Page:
The Opposition under Whitlam’s leadership in 1970 pressed this to the point of attempting to drive the Gorton Government from office by openly encouraging a sufficient number of cross bench Senators to join ALP Senators in voting to throw out its Budget. 

The Democratic Labor Party Senators by abstaining from voting on the relevant Bills would have enabled Whitlam and the Labor Opposition to achieve this objective. 

As it happened, in spite of the Labor Party’s blandishments, DLP support enabled the Gorton Government to get its Budget through the Senate. 

But the fact remains unaltered that the Labor Party under Whitlam’s leadership did attempt to drive that Government to an election for the House of Representatives which Labor was confident of winning.

Whitlam should have recalled an incident — occurring more than twenty years before the 1975 crisis — when he was a recently elected member of the House of Representatives. 

Campaigning for a half-Senate election in 1953, Arthur Calwell, Deputy Leader of the Opposition and of the Federal Parliamentary Labor Party, anticipated that it would either result in giving the Labor Opposition equal numbers with the Government or better still a controlling majority in the Senate. 

Calwell openly boasted that Labor in either event would be able and willing to deny Supply to a deeply unpopular Menzies Government and as a result Labor would “be in power for the Royal Visit” scheduled for early 1954. 

Far from questioning Calwell’s claim, the Prime Minister acknowledged that by this device Labor could force his Government to an election.  The Labor leader, Dr H. V. Evatt, while reluctant to back Calwell in this design, did not question his assumption that this design if pressed to its ultimate conclusion would have the outcome both Calwell and Menzies conceded.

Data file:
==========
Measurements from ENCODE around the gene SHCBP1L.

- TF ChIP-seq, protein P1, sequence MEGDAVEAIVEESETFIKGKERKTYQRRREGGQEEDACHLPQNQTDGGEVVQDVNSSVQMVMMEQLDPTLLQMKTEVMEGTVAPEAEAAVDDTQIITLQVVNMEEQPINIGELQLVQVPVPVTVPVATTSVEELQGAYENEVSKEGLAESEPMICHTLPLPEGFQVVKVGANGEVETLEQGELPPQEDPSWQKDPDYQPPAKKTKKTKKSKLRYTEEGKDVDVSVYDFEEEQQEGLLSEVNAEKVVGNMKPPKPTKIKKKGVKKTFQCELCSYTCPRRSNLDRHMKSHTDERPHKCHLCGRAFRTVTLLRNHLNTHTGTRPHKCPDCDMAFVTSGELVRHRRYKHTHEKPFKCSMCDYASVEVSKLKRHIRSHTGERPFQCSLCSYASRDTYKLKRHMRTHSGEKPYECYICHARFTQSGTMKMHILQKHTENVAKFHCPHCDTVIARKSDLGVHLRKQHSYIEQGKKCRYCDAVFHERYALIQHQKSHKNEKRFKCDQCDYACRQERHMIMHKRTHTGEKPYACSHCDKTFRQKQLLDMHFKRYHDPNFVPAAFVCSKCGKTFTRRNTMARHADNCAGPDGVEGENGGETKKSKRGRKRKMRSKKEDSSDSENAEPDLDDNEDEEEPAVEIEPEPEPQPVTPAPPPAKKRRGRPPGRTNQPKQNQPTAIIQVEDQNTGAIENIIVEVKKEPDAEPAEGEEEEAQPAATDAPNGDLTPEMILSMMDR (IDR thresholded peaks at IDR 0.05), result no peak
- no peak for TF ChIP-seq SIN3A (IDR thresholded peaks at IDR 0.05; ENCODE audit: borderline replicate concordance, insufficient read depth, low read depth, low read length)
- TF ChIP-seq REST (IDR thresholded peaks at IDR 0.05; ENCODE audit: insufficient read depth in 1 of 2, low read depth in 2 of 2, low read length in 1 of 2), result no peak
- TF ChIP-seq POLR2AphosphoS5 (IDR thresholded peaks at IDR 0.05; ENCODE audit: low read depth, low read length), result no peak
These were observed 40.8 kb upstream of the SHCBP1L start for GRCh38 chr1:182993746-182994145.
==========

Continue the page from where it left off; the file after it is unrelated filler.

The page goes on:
And if Labor had succeeded in gaining the required Senate numbers, Dr Evatt might well have had to bow to pressure from within the Labor Caucus and back Calwell.  In the event Calwell’s boast came to nothing because the Menzies Government retained control of the Senate.





...The Intentions Of The Founding Fathers...




The ACM Facebook contributor should closely consult the Convention Debates before commenting too glibly on what he assumes the Founding Fathers envisaged. 

Contrary to his imaginative conceptualizing the Founding Fathers unreservedly gave the Senate the power of rejection of Money Bills (or of refusing to pass them) because the smaller colonies refused to join any federation unless this power was conceded from the outset. 

Importantly the Founding Fathers did this in the full knowledge that the Senate’s activation of that power would result in a dissolution of the House of Representatives or a change of Ministry.[4] 

Among those Founding Fathers acknowledging this were three future Prime Ministers, Sir Edmund Barton who later became a High Court judge, Alfred Deakin (who did so most eloquently), and Sir George Reid.  Also included were Sir George Turner, and two future High Court judges, Richard O’Connor and Sir Isaac Isaacs.

 Sir Samuel Griffith, the High Court’s first Chief Justice, while not present at the 1897-8 Convention, had so declared himself at the 1891 Convention and subsequently. 

Not one of the Convention delegates dissented from these statements.

 


 .... Next: A Compelling United Kingdom Precedent....